A group of astronomers claimed that a set of green laser beams seen over the Hawaiian Islands last month was likely produced by a Chinese satellite.
In a Twitter post made Jan. 30, The National Astronomical Observatory of Japan (NAOJ) said that its Subaru-Asahi Star Camera located on the Big Island of Hawaii photographed green laser lights in the skies of Maunakea.
On Jan 28, 2023, HST, Subaru-Asahi Star Camera captured green laser lights in the cloudy sky over Maunakea, Hawai`i. The lights are thought to be from a remote-sensing altimeter satellite ICESAT-2/43613.
Watch the video:https://t.co/xqoJvSa24s#SubaruTelescope pic.twitter.com/5hhIsewuNp
— Subaru Telescope Eng (@SubaruTel_Eng) January 31, 2023
The agency initially thought the lights were shot out of a NASA remote-sensing altimeter satellite known as an ICESAT-2/43613, according to reports.
This prediction, made on Jan. 30, was retracted on Feb.6, with NAOJ now claiming NASA scientists “did a simulation of the trajectory of satellites that have a similar instrument and found a most likely candidate as the ACDL instrument by the Chinese Daqi-1/AEMS satellite.”
“We really appreciate their efforts in the identification of the light,” said the NAOJ. “We are sorry about our confusion related to this event and its potential impact on the ICESat-2 team.”
Roy Gal, who is an affiliate of the University of Hawaii Institute of Astronomy, reportedly described the source of the lasers as “a Chinese satellite that is measuring pollutants, among other things.”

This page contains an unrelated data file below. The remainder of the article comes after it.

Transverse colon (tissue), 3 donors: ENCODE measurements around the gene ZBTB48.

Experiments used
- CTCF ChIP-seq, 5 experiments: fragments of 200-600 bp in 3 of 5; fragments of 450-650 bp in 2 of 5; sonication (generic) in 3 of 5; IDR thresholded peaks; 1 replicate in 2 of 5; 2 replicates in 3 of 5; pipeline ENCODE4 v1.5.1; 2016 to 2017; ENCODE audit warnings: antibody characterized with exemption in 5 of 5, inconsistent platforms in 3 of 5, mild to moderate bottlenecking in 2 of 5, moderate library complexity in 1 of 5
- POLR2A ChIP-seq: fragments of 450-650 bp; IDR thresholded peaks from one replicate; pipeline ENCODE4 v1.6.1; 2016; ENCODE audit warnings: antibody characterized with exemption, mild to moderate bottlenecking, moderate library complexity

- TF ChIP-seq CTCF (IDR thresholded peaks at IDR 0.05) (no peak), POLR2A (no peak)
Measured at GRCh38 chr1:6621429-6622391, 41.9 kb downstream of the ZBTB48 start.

“It has many different instruments on it… Some kind of topographical mapping or they’re also used for measuring stuff in Earth’s atmosphere, and I think that’s what it is, environmental measurement satellite.”
Gal additionally opined that the flying Chinese object poses no risk to Hawawaii or anything else, adding, “We have aircraft making these measurements all the time. If you’ve seen topographical maps with high precision, those are made using sometimes this kind of thing.”
Meanwhile, Ray L’Heureux, who is a former chief of staff of Marine Forces Pacific, offered a different view.
“I’m not sure, and this is my opinion, why the Chinese — who are probably some of the most prolific polluters on the planet — would be collecting data on pollutants on this side of the Pacific,” he said.
He added, “It seems to me that those tensions are there. People are a little antsy, and I think that we just need to be a little bit more aware, vigilant.”
A video of the peculiar incident was posted online: